Prime Minister Narendra Modi on Wednesday announced that India had demonstrated anti-satellite missile capability by shooting down a live satellite.
The mission, led by the Defence Reseach and Development Organisation, was code-named "Mission Shakti" in which an anti-satellite weapon ASAT successfully targeted a live satellite on a low earth orbit (LEO).
Addressing the nation, the prime minister said India's action was not directed against any country. Shooting down a low earth orbit satellite is a rare achievement for the country, he said.
The satellite was orbiting at an altitude of 300 km, he said, describing India as a space power. India has become the fourth country after the US, Russia and China to have carried out the rear feat.
The name 'Mission Shakti' seems to be an allusion to the strategic breakthrough India achieved with 'Operation Shakti' nuclear tests of 1998, which are also referred to as 'Pokhran-II'.
On May 11, 1998, Pokhran II commenced with five underground nuclear detonation tests. Following Operation Shakti, India became the sixth nuclear superpower in the world, a step which was widely condemned by many nations for threatening peace of the world.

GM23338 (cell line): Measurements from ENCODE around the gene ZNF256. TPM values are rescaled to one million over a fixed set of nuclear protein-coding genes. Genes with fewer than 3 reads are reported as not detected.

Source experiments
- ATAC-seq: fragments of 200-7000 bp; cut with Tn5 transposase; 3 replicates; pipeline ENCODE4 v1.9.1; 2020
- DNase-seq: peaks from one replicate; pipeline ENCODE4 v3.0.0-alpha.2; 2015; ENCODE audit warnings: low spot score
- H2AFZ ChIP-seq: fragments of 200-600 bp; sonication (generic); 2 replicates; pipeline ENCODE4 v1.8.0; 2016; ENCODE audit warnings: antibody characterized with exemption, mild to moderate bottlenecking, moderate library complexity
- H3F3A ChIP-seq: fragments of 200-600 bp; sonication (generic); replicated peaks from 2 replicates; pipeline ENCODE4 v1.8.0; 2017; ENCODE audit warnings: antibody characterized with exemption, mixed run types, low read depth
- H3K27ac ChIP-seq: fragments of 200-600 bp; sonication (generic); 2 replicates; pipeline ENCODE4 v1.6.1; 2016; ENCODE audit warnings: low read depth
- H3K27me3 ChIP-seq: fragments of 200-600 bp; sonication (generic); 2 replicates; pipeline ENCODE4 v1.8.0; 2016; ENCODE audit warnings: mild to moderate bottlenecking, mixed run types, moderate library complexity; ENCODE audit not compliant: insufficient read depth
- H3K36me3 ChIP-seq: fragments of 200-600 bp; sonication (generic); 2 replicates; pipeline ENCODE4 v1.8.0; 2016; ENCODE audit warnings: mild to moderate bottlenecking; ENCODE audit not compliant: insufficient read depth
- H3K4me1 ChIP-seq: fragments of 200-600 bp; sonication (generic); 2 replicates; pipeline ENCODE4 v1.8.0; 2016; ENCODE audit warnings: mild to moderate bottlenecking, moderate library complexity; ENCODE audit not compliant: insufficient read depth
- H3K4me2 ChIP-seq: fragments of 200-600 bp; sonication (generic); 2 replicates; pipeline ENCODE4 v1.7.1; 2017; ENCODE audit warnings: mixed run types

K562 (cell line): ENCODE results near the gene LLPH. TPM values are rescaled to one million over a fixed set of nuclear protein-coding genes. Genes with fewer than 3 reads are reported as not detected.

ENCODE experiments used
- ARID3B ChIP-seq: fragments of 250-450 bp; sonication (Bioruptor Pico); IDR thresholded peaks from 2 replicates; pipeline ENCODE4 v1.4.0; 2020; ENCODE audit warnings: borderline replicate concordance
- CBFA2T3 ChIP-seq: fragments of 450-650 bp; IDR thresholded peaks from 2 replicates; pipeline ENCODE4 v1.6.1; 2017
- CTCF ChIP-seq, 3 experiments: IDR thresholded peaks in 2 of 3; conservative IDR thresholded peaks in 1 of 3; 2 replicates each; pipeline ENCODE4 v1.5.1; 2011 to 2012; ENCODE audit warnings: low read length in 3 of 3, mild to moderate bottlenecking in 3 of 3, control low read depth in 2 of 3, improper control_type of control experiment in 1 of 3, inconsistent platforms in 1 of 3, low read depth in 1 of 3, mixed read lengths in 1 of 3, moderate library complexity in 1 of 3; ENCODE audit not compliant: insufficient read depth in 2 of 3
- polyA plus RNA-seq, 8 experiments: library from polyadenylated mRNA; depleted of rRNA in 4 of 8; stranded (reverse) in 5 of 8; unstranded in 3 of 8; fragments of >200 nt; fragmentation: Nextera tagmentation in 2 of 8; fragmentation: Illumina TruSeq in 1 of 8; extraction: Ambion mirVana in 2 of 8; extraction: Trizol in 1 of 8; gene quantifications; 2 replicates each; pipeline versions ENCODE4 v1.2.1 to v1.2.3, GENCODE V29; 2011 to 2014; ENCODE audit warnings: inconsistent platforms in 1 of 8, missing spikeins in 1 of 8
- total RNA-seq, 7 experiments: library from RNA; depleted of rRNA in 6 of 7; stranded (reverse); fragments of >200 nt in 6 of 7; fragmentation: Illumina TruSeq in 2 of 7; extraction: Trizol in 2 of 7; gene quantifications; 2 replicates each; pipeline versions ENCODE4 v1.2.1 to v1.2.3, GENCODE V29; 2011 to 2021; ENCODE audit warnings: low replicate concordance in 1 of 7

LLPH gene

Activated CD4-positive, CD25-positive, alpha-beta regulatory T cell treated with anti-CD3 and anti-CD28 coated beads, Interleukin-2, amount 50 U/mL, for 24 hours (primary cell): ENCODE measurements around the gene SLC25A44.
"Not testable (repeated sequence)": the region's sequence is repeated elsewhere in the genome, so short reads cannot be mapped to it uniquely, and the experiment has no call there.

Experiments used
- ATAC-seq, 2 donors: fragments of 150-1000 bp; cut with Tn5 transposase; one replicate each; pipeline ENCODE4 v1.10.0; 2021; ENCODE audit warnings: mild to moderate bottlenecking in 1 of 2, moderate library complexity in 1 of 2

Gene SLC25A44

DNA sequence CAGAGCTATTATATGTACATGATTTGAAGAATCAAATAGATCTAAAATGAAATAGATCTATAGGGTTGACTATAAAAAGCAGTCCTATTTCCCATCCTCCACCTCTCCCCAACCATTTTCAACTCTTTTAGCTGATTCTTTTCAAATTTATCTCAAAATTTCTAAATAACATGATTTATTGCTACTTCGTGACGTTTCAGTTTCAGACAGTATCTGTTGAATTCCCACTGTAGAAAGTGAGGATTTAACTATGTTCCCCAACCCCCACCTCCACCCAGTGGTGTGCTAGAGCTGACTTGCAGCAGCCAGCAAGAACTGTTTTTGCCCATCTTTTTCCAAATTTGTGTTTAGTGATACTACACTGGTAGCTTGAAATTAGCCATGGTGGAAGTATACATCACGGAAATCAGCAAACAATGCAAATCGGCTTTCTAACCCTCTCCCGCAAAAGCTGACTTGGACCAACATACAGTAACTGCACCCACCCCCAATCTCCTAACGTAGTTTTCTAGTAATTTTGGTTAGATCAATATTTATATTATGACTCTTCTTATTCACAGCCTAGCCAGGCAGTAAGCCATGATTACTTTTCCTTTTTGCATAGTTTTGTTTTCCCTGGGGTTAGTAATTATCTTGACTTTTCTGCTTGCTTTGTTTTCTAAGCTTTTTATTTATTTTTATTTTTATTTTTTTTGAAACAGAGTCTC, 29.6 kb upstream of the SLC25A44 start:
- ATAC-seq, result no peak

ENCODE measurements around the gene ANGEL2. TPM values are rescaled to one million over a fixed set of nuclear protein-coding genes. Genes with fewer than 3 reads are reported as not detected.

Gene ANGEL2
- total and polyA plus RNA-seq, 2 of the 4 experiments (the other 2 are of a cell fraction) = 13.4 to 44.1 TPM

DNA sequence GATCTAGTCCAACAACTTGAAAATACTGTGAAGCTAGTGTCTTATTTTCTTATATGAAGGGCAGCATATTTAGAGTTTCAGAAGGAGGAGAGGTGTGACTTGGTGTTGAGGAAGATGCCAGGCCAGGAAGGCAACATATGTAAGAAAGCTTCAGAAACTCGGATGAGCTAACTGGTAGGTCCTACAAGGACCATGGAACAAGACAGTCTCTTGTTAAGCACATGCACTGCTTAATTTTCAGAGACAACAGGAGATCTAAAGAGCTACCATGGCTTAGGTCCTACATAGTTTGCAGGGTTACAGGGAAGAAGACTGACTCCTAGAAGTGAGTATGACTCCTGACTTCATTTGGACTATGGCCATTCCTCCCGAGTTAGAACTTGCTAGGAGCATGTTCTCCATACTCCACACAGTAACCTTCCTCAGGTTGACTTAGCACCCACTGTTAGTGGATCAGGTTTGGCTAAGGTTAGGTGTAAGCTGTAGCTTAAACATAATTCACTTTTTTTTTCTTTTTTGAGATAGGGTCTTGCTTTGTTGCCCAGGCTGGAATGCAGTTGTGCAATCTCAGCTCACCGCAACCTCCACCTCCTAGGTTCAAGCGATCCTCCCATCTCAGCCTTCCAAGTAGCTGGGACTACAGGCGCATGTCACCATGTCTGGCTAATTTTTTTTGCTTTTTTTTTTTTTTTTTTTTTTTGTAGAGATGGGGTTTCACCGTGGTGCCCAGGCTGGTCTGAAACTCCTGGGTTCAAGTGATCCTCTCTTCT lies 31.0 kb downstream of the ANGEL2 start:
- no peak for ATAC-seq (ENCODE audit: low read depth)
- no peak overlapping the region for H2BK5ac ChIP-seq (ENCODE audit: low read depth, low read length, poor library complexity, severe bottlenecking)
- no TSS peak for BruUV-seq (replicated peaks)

The tests were initiated on 11 May 1998, under the assigned code name Operation Shakti, with the detonation of one fusion and two fission bombs.
On 13 May 1998, two additional fission devices were detonated, and the Indian government led by Prime Minister Atal Bihari Vajpayee shortly convened a press conference to declare India a full-fledged nuclear state. The tests resulted in a variety of sanctions against India by a number of major states, including Japan and the United States.
While Wednesday's test is pegged as a major success, India has been working on this technology for at least a decade, with the DRDO seriously persuing it from 2012.